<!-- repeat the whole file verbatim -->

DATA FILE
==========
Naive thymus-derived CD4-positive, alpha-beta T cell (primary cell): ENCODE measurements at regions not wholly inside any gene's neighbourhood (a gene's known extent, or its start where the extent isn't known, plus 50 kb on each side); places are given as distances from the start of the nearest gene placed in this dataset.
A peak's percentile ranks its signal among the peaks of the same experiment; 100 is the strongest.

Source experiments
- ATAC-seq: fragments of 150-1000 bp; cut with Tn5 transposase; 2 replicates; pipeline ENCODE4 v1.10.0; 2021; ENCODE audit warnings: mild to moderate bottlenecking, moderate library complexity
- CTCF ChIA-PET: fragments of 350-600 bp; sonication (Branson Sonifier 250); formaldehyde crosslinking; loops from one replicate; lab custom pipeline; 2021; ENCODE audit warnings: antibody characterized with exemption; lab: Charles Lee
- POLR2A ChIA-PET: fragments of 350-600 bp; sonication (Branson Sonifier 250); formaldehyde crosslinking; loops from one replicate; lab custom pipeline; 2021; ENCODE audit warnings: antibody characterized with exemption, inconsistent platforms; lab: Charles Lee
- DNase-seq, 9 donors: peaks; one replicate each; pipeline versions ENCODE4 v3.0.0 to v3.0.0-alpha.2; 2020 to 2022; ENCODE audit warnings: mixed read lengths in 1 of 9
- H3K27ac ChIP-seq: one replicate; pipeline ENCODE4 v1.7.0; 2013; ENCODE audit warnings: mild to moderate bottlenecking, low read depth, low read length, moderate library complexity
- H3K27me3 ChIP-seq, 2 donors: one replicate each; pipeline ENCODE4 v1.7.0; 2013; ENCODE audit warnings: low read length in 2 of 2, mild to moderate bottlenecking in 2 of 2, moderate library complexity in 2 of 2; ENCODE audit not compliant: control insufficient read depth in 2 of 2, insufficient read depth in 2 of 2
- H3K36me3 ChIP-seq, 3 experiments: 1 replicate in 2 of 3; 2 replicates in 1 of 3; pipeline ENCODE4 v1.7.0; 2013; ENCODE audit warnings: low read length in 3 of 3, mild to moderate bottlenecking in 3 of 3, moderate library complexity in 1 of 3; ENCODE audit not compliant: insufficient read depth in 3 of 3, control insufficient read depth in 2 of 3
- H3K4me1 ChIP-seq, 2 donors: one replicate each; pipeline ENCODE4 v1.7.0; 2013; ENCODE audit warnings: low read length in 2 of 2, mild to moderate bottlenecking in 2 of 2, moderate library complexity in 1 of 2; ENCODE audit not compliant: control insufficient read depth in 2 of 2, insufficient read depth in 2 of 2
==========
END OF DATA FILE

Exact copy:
Naive thymus-derived CD4-positive, alpha-beta T cell (primary cell): ENCODE measurements at regions not wholly inside any gene's neighbourhood (a gene's known extent, or its start where the extent isn't known, plus 50 kb on each side); places are given as distances from the start of the nearest gene placed in this dataset.
A peak's percentile ranks its signal among the peaks of the same experiment; 100 is the strongest.

Source experiments
- ATAC-seq: fragments of 150-1000 bp; cut with Tn5 transposase; 2 replicates; pipeline ENCODE4 v1.10.0; 2021; ENCODE audit warnings: mild to moderate bottlenecking, moderate library complexity
- CTCF ChIA-PET: fragments of 350-600 bp; sonication (Branson Sonifier 250); formaldehyde crosslinking; loops from one replicate; lab custom pipeline; 2021; ENCODE audit warnings: antibody characterized with exemption; lab: Charles Lee
- POLR2A ChIA-PET: fragments of 350-600 bp; sonication (Branson Sonifier 250); formaldehyde crosslinking; loops from one replicate; lab custom pipeline; 2021; ENCODE audit warnings: antibody characterized with exemption, inconsistent platforms; lab: Charles Lee
- DNase-seq, 9 donors: peaks; one replicate each; pipeline versions ENCODE4 v3.0.0 to v3.0.0-alpha.2; 2020 to 2022; ENCODE audit warnings: mixed read lengths in 1 of 9
- H3K27ac ChIP-seq: one replicate; pipeline ENCODE4 v1.7.0; 2013; ENCODE audit warnings: mild to moderate bottlenecking, low read depth, low read length, moderate library complexity
- H3K27me3 ChIP-seq, 2 donors: one replicate each; pipeline ENCODE4 v1.7.0; 2013; ENCODE audit warnings: low read length in 2 of 2, mild to moderate bottlenecking in 2 of 2, moderate library complexity in 2 of 2; ENCODE audit not compliant: control insufficient read depth in 2 of 2, insufficient read depth in 2 of 2
- H3K36me3 ChIP-seq, 3 experiments: 1 replicate in 2 of 3; 2 replicates in 1 of 3; pipeline ENCODE4 v1.7.0; 2013; ENCODE audit warnings: low read length in 3 of 3, mild to moderate bottlenecking in 3 of 3, moderate library complexity in 1 of 3; ENCODE audit not compliant: insufficient read depth in 3 of 3, control insufficient read depth in 2 of 3
- H3K4me1 ChIP-seq, 2 donors: one replicate each; pipeline ENCODE4 v1.7.0; 2013; ENCODE audit warnings: low read length in 2 of 2, mild to moderate bottlenecking in 2 of 2, moderate library complexity in 1 of 2; ENCODE audit not compliant: control insufficient read depth in 2 of 2, insufficient read depth in 2 of 2